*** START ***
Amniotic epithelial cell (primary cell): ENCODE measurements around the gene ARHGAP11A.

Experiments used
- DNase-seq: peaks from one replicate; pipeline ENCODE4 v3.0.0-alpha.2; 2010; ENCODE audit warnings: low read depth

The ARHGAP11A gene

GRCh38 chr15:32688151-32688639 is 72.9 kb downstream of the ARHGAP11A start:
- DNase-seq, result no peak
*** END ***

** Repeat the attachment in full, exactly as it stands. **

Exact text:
Amniotic epithelial cell (primary cell): ENCODE measurements around the gene ARHGAP11A.

Experiments used
- DNase-seq: peaks from one replicate; pipeline ENCODE4 v3.0.0-alpha.2; 2010; ENCODE audit warnings: low read depth

The ARHGAP11A gene

GRCh38 chr15:32688151-32688639 is 72.9 kb downstream of the ARHGAP11A start:
- DNase-seq, result no peak